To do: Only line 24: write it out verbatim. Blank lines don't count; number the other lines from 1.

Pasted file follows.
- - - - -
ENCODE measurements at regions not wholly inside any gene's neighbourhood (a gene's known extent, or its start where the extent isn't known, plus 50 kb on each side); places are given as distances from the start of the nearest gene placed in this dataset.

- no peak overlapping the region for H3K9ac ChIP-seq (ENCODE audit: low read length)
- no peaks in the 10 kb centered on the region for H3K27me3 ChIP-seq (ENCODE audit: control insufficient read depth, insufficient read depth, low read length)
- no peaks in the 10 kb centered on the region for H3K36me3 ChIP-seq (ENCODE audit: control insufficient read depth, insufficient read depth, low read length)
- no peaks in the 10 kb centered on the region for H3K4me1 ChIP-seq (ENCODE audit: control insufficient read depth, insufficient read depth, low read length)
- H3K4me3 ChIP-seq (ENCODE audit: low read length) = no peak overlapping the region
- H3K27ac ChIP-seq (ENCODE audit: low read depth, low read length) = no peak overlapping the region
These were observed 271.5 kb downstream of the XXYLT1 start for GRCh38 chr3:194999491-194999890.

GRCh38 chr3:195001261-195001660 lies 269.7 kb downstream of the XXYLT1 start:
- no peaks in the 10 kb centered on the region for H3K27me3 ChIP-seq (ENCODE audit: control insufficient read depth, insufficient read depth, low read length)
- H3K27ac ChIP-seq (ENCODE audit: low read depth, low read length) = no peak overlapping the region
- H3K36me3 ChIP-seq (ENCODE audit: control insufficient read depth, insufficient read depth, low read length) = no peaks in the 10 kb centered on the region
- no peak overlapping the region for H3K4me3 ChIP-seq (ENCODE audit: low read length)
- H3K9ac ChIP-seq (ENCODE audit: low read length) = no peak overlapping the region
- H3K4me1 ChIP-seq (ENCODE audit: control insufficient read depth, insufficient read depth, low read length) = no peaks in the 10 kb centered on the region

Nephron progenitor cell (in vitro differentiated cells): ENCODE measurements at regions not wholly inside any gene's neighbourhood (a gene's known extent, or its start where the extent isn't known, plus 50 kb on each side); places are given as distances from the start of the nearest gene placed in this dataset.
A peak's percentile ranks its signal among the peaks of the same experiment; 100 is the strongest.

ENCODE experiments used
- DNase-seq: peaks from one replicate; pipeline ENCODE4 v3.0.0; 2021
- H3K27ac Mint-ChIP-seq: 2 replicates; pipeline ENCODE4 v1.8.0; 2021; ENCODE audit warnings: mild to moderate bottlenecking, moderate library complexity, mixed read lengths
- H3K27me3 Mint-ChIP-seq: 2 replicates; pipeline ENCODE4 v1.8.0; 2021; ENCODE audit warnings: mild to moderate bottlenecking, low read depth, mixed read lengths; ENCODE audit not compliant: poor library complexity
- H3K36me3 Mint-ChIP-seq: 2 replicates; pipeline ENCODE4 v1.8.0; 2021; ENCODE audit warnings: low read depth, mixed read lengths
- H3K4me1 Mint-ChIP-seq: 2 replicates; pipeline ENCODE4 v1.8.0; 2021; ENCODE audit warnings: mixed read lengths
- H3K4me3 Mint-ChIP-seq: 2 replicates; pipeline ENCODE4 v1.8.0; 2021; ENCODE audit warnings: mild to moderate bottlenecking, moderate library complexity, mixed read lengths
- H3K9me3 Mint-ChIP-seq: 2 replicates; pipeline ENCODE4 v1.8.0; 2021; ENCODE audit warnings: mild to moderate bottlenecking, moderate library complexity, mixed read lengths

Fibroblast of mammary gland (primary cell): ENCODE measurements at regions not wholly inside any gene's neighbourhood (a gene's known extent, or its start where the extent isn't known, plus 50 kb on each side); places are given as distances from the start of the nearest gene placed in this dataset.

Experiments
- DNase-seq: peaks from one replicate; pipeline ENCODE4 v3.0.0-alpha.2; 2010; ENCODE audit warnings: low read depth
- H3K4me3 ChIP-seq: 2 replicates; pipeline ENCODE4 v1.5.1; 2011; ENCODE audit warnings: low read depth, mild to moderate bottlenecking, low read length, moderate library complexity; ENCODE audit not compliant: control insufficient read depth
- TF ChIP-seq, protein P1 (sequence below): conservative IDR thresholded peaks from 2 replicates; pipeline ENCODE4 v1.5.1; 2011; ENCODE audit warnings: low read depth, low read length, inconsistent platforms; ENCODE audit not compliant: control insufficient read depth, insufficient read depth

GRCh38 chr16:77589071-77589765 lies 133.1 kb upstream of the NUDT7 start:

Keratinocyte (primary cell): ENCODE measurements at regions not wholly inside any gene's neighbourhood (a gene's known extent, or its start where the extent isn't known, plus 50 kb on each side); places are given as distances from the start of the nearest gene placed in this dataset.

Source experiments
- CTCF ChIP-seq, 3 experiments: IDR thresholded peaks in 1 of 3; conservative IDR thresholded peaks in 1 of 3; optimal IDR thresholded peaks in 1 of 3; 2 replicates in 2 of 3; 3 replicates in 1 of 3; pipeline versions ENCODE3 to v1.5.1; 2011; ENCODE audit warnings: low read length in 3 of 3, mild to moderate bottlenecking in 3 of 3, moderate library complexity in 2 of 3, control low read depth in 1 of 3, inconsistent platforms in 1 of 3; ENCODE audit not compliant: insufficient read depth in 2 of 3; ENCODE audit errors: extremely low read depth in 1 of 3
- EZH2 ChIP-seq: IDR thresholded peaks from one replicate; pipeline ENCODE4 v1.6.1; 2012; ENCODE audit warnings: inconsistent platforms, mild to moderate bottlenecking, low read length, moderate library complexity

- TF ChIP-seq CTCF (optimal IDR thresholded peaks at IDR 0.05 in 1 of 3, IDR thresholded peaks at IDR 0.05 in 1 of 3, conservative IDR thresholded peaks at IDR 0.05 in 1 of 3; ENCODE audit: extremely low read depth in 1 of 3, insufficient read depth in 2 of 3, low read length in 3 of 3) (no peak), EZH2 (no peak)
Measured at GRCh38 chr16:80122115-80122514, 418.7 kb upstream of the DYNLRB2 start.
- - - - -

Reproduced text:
- H3K4me3 Mint-ChIP-seq: 2 replicates; pipeline ENCODE4 v1.8.0; 2021; ENCODE audit warnings: mild to moderate bottlenecking, moderate library complexity, mixed read lengths